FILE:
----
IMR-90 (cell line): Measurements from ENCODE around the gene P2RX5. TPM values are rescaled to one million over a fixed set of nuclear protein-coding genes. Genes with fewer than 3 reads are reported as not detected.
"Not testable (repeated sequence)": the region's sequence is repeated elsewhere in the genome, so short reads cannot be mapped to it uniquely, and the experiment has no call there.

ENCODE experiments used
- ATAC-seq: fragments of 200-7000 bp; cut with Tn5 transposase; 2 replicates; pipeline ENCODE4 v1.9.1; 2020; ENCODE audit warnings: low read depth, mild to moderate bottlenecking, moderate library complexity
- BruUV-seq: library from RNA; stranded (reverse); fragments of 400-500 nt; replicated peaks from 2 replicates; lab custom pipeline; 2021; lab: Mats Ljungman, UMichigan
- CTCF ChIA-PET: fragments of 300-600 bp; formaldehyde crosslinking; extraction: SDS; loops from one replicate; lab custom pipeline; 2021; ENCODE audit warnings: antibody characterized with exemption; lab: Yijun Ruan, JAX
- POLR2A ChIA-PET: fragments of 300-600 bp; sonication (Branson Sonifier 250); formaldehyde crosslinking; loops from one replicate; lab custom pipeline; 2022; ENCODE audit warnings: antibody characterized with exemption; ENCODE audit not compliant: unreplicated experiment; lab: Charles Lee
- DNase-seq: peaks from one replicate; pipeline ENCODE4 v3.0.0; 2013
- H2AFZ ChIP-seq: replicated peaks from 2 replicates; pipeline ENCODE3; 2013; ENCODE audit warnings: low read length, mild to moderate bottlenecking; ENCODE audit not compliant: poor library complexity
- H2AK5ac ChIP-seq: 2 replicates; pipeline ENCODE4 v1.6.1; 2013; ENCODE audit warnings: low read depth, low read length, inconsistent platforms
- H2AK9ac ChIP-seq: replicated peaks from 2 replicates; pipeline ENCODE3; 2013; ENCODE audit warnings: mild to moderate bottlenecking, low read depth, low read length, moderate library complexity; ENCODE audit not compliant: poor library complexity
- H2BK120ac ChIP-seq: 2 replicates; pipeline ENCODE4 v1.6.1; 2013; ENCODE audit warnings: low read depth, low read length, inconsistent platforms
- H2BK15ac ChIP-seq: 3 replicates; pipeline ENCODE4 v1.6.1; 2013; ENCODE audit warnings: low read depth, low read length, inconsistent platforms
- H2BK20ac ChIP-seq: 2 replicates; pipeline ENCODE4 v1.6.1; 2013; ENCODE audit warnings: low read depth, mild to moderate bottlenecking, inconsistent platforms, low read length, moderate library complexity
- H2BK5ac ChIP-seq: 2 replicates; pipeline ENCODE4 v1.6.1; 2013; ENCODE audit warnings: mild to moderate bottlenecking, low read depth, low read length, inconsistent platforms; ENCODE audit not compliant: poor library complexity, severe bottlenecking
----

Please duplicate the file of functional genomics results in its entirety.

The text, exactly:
IMR-90 (cell line): Measurements from ENCODE around the gene P2RX5. TPM values are rescaled to one million over a fixed set of nuclear protein-coding genes. Genes with fewer than 3 reads are reported as not detected.
"Not testable (repeated sequence)": the region's sequence is repeated elsewhere in the genome, so short reads cannot be mapped to it uniquely, and the experiment has no call there.

ENCODE experiments used
- ATAC-seq: fragments of 200-7000 bp; cut with Tn5 transposase; 2 replicates; pipeline ENCODE4 v1.9.1; 2020; ENCODE audit warnings: low read depth, mild to moderate bottlenecking, moderate library complexity
- BruUV-seq: library from RNA; stranded (reverse); fragments of 400-500 nt; replicated peaks from 2 replicates; lab custom pipeline; 2021; lab: Mats Ljungman, UMichigan
- CTCF ChIA-PET: fragments of 300-600 bp; formaldehyde crosslinking; extraction: SDS; loops from one replicate; lab custom pipeline; 2021; ENCODE audit warnings: antibody characterized with exemption; lab: Yijun Ruan, JAX
- POLR2A ChIA-PET: fragments of 300-600 bp; sonication (Branson Sonifier 250); formaldehyde crosslinking; loops from one replicate; lab custom pipeline; 2022; ENCODE audit warnings: antibody characterized with exemption; ENCODE audit not compliant: unreplicated experiment; lab: Charles Lee
- DNase-seq: peaks from one replicate; pipeline ENCODE4 v3.0.0; 2013
- H2AFZ ChIP-seq: replicated peaks from 2 replicates; pipeline ENCODE3; 2013; ENCODE audit warnings: low read length, mild to moderate bottlenecking; ENCODE audit not compliant: poor library complexity
- H2AK5ac ChIP-seq: 2 replicates; pipeline ENCODE4 v1.6.1; 2013; ENCODE audit warnings: low read depth, low read length, inconsistent platforms
- H2AK9ac ChIP-seq: replicated peaks from 2 replicates; pipeline ENCODE3; 2013; ENCODE audit warnings: mild to moderate bottlenecking, low read depth, low read length, moderate library complexity; ENCODE audit not compliant: poor library complexity
- H2BK120ac ChIP-seq: 2 replicates; pipeline ENCODE4 v1.6.1; 2013; ENCODE audit warnings: low read depth, low read length, inconsistent platforms
- H2BK15ac ChIP-seq: 3 replicates; pipeline ENCODE4 v1.6.1; 2013; ENCODE audit warnings: low read depth, low read length, inconsistent platforms
- H2BK20ac ChIP-seq: 2 replicates; pipeline ENCODE4 v1.6.1; 2013; ENCODE audit warnings: low read depth, mild to moderate bottlenecking, inconsistent platforms, low read length, moderate library complexity
- H2BK5ac ChIP-seq: 2 replicates; pipeline ENCODE4 v1.6.1; 2013; ENCODE audit warnings: mild to moderate bottlenecking, low read depth, low read length, inconsistent platforms; ENCODE audit not compliant: poor library complexity, severe bottlenecking